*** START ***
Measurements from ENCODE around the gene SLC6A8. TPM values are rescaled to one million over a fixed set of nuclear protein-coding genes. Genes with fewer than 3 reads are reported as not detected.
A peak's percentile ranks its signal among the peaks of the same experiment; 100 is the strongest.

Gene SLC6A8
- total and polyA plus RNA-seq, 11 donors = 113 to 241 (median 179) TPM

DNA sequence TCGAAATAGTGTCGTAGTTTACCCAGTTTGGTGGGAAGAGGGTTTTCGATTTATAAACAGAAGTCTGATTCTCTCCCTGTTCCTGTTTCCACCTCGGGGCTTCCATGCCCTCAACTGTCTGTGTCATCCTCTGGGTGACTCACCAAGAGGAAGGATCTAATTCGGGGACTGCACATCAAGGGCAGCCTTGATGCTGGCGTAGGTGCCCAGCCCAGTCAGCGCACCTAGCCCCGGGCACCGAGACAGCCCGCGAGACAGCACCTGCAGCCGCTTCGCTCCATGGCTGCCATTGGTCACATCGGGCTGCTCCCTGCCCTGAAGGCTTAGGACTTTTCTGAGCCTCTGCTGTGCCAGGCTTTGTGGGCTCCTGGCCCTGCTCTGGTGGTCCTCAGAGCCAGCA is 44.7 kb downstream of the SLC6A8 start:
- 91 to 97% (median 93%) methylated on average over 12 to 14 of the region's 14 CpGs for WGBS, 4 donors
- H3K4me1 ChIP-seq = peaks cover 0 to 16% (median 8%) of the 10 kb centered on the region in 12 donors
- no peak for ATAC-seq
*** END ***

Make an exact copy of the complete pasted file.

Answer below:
Measurements from ENCODE around the gene SLC6A8. TPM values are rescaled to one million over a fixed set of nuclear protein-coding genes. Genes with fewer than 3 reads are reported as not detected.
A peak's percentile ranks its signal among the peaks of the same experiment; 100 is the strongest.

Gene SLC6A8
- total and polyA plus RNA-seq, 11 donors = 113 to 241 (median 179) TPM

DNA sequence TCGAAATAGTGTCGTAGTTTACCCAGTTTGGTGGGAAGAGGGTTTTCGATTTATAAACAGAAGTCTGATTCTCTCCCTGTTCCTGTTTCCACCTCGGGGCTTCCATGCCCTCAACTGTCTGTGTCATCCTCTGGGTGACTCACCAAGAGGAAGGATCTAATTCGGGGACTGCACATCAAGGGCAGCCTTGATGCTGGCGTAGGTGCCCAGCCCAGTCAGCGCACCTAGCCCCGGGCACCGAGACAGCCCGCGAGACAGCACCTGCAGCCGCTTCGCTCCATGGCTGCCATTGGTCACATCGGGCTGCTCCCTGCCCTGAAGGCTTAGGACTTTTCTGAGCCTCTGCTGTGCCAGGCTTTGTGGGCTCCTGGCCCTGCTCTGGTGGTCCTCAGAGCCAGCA is 44.7 kb downstream of the SLC6A8 start:
- 91 to 97% (median 93%) methylated on average over 12 to 14 of the region's 14 CpGs for WGBS, 4 donors
- H3K4me1 ChIP-seq = peaks cover 0 to 16% (median 8%) of the 10 kb centered on the region in 12 donors
- no peak for ATAC-seq